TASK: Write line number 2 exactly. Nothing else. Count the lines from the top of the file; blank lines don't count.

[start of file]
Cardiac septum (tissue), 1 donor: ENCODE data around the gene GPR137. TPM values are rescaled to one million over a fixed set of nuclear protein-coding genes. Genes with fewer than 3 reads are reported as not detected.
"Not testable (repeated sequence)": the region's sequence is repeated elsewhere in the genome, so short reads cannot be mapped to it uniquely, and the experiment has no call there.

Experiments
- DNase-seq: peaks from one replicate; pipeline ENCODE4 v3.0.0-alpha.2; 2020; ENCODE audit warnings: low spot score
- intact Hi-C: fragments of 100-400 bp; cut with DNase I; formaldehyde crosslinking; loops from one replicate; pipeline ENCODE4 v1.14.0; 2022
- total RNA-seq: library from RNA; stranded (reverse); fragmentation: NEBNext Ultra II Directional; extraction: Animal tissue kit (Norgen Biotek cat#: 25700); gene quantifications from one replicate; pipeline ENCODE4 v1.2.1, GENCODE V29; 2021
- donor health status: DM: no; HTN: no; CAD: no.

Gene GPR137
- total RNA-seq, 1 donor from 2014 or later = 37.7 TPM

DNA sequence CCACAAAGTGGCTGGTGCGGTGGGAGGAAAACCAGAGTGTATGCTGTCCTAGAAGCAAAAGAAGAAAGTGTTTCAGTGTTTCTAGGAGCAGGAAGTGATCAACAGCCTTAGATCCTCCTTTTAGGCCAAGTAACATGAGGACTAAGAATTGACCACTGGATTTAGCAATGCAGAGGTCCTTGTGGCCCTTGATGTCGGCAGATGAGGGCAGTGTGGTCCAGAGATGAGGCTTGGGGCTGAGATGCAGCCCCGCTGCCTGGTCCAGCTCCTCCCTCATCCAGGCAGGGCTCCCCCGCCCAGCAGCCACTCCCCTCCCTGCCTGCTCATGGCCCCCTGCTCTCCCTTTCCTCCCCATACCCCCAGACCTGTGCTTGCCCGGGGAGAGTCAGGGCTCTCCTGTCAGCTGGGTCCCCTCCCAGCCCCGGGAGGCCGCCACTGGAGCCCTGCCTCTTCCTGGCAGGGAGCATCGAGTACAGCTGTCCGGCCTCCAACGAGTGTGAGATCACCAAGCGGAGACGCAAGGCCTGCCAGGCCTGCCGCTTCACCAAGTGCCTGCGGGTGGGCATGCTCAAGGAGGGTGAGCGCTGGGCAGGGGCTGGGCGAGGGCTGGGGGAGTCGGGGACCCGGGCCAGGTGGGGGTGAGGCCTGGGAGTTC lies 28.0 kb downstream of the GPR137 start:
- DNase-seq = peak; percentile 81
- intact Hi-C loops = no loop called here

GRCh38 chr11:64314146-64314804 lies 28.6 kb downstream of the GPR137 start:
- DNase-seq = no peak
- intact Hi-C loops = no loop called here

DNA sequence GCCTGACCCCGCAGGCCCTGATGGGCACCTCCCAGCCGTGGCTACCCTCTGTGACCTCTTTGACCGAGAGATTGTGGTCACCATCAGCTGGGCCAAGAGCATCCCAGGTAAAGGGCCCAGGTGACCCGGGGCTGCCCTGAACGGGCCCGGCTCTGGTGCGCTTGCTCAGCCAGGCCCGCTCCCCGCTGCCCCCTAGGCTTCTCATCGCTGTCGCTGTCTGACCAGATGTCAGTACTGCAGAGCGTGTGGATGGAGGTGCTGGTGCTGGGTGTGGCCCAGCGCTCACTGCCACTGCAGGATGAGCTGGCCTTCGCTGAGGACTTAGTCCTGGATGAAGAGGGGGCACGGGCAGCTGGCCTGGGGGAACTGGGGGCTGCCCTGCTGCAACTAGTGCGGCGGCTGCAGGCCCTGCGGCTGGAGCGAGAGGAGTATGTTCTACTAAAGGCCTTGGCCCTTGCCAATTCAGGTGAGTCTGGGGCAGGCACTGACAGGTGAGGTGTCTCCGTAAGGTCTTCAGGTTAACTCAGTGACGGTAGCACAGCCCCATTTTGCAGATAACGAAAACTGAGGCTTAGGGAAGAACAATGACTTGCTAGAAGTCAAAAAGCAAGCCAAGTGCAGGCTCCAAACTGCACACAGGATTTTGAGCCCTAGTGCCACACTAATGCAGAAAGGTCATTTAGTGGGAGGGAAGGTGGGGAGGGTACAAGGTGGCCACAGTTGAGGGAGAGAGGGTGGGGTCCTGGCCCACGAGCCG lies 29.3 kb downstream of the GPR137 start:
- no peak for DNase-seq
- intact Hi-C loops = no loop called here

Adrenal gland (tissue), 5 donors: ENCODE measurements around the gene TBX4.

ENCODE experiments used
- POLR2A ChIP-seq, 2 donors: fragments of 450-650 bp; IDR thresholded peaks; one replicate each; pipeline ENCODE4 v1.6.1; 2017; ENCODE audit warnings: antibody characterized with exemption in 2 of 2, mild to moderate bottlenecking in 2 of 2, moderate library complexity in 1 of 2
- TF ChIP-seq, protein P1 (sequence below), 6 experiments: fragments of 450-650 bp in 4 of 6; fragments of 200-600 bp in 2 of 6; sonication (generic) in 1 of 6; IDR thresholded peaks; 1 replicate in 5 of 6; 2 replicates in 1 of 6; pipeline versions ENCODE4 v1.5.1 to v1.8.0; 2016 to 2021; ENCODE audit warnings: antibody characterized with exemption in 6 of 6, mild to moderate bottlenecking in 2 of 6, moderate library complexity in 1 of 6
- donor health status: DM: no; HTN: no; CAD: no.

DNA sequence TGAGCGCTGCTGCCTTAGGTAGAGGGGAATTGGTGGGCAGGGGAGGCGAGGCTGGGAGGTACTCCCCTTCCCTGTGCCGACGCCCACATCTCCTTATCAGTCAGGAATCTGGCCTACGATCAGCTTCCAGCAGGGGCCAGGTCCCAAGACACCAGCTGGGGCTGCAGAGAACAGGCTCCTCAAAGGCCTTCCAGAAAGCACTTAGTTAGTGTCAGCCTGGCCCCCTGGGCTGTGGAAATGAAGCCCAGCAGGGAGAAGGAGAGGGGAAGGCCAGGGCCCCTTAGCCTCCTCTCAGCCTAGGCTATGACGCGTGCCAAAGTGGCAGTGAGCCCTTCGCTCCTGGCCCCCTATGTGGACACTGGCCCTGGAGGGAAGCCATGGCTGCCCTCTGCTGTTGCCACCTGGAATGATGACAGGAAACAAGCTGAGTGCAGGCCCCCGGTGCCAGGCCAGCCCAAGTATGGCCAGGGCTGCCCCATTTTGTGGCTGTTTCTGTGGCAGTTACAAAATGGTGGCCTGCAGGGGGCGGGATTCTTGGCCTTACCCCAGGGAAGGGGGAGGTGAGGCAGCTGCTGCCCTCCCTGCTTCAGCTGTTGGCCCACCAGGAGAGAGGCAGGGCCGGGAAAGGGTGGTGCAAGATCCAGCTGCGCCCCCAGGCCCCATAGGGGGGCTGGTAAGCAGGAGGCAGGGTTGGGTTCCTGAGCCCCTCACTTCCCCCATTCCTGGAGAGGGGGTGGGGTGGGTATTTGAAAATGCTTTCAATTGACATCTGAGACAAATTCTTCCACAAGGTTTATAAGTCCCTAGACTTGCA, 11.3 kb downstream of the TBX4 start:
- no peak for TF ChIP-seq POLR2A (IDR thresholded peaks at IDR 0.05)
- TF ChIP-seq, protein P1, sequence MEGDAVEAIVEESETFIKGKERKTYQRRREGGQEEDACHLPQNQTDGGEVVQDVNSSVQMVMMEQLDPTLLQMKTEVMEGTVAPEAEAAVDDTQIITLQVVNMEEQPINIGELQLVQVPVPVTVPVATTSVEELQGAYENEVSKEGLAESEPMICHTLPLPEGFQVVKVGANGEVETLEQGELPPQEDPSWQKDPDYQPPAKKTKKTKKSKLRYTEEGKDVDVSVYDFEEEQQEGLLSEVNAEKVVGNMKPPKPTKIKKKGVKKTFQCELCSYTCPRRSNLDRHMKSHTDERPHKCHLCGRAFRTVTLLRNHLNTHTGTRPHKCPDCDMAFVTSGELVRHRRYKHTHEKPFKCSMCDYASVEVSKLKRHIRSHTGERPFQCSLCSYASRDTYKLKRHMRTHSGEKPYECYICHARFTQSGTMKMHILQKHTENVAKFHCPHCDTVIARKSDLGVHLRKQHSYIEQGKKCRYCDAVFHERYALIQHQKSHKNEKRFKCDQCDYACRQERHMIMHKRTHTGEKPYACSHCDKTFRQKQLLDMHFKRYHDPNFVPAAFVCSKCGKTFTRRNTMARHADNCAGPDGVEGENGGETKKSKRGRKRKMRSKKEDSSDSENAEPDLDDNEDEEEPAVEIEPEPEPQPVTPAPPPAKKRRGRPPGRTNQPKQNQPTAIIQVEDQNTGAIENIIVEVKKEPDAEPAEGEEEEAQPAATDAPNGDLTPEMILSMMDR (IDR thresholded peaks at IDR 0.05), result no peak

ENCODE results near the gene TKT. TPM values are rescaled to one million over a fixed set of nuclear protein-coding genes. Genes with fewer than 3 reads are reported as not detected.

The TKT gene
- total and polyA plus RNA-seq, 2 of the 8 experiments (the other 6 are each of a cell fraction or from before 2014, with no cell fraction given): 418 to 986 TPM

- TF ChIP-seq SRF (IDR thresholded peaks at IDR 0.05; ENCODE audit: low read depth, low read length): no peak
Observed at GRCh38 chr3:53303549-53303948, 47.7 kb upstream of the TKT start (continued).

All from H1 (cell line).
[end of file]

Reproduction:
"Not testable (repeated sequence)": the region's sequence is repeated elsewhere in the genome, so short reads cannot be mapped to it uniquely, and the experiment has no call there.